## What is Ostwald dilution law for weak electrolyte?

Answer: Ostwald’s dilution law describes the dissociation constant of the weak electrolyte with the degree of dissociation (α) and the concentration of the weak electrolyte. Ostwald’s dilution law states that only at infinite dilution the weak electrolyte undergoes complete ionization.

### What is Ostwald dilution law formula?

An expression for the degree of dissociation of a weak electrolyte. If α is small compared with 1, then α2 = KV/n; i.e. the degree of dissociation is proportional to the square root of the dilution. The law was first put forward by Wilhelm Ostwald to account for electrical conductivities of electrolyte solutions.

**What happens to weak electrolyte on dilution?**

When more amount of solvent such as water is added to the solution, it results in dissociating the molecules into ions of a weak electrolyte. Thus, the degree of dissociation of weak electrolyte increases upon dilution.

**What is Ostwald’s dilution law What are its uses?**

Ostwald’s Dilution Law tells us that the equilibrium constant, and the initial concentration of an electrolyte (prior to dissociation or association), can be used to calculate the extent of this dissociation or association for the electrolyte.

## What is the principle of dilution?

Dilution refers to the process of adding additional solvent to a solution to decrease its concentration. This process keeps the amount of solute constant, but increases the total amount of solution, thereby decreasing its final concentration.

### Why Ostwald’s dilution law is not applicable for strong electrolyte?

NEET Question. 《》Ostwald Dilution Law. “Degree of dissociation of weak electrolyte is directly proportional to square root of dilution.” This law is not applicable for strong electrolytes because strong electrolytes completely ionize at all dilution…….

**What is the rule of dilution?**

A general rule to use in calculating the concentration of solutions in a series is to multiply the original concentration by the first dilution factor, this by the second dilution factor, this by the third dilution factor, and so on until the final concentration is known. The resulting solution is diluted 1/10.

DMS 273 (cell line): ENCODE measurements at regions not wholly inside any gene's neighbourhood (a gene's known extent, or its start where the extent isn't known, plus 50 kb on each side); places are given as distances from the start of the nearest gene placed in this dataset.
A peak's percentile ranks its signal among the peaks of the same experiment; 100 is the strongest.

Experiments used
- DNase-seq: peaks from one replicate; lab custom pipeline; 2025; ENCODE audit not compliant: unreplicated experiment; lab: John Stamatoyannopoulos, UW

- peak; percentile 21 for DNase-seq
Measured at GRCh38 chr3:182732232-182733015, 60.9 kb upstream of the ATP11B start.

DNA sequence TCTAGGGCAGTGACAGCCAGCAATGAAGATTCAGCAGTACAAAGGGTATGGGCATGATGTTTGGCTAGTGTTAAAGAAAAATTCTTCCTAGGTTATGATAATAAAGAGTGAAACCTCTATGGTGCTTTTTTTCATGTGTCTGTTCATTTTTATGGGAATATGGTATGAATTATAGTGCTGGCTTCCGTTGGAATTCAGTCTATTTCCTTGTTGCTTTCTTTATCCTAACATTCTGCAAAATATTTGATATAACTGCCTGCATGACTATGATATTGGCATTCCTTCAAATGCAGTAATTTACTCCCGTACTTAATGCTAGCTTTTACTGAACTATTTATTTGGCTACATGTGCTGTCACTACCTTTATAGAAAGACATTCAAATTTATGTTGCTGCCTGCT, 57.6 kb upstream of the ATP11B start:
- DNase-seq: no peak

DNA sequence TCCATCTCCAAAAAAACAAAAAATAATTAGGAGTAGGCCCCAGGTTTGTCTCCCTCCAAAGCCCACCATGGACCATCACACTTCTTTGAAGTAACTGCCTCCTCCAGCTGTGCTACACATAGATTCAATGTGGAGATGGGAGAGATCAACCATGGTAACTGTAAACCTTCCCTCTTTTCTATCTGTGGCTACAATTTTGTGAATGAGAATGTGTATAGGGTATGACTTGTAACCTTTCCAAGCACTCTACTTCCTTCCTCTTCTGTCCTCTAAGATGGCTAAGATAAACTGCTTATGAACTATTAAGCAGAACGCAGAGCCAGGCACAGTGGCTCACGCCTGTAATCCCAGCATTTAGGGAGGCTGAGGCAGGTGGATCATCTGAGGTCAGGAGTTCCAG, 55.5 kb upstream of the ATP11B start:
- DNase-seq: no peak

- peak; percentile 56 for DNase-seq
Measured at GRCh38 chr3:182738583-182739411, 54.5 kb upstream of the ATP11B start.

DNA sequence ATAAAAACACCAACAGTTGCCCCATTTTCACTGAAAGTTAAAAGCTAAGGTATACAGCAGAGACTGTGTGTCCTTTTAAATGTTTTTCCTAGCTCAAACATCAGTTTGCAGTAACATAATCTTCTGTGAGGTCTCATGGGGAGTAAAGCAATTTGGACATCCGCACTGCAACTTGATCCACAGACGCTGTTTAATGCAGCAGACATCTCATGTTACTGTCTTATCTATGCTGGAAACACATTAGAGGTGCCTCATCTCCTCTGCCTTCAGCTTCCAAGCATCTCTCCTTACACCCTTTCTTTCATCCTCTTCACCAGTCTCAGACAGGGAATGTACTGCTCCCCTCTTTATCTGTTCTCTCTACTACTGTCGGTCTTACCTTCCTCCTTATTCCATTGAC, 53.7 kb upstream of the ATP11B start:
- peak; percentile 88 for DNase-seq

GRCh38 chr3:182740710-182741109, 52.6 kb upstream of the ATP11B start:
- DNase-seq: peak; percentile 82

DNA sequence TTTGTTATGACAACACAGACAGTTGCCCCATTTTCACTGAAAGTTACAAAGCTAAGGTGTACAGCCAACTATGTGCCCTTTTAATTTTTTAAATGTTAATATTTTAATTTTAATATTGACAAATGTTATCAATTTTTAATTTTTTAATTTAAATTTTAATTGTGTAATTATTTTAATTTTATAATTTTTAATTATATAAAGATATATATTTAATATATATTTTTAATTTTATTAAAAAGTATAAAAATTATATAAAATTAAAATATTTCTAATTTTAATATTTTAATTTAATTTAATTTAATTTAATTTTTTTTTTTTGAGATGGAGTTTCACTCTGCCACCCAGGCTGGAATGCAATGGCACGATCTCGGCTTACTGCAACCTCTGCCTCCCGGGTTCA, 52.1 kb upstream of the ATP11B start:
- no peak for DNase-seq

**Which of the following is a weak electrolyte in aqueous solution?**

HF is the weak electrolyte.

## What is dilution and dilution factor?

A simple dilution is one in which a unit volume of a liquid material of interest is combined with an appropriate volume of a solvent liquid to achieve the desired concentration. The dilution factor is the total number of unit volumes in which your material will be dissolved.

### What are the two components of a dilution?

A dilution solution contains solute (or stock solution) and a solvent (called diluent). These two components proportionally combine to create a dilution. You can identify a dilution solution by the amount of solute in the total volume, expressed as a proportion.

**Which is the correct description of Ostwald’s dilution law?**

State Ostwald’s dilution law. Ostwald’s dilution law describes the dissociation constant of the weak electrolyte with the degree of dissociation (α) and the concentration of the weak electrolyte. A binary electrolyte AB which dissociates into A + and B – ions.

**How is the degree of ionization related to Ostwald’s law?**

The expressions (1) and (2) are known as Ostwald’s dilution law. Where K = equilibrium constant. Thus, the degree of ionization (or dissociation) of any weak electrolyte is inversely proportional to the square root of concentration and directly proportional to the square root of dilution. This relation is known as Ostwald’s law.

## How is the Ka of Ostwald’s law determined?

Ostwald’s law: Ionization constant (Ka) for a weak acid with a concentration (C) can be determined from the relation, Ka = α² × C, where α is the degree of ionization. When a weak acid such as acetic acid with a concentration (C) dissociates in water according to the equation

### How is the dissociation of a weak electrolyte related to the dilution?

The degree of ionization (or dissociation) of any weak electrolyte is inversely proportional to the square root of concentration and directly proportional to the square root of dilution. If α is the degree of dissociation of a weak electrolyte, C is its concentration and V is the dilution.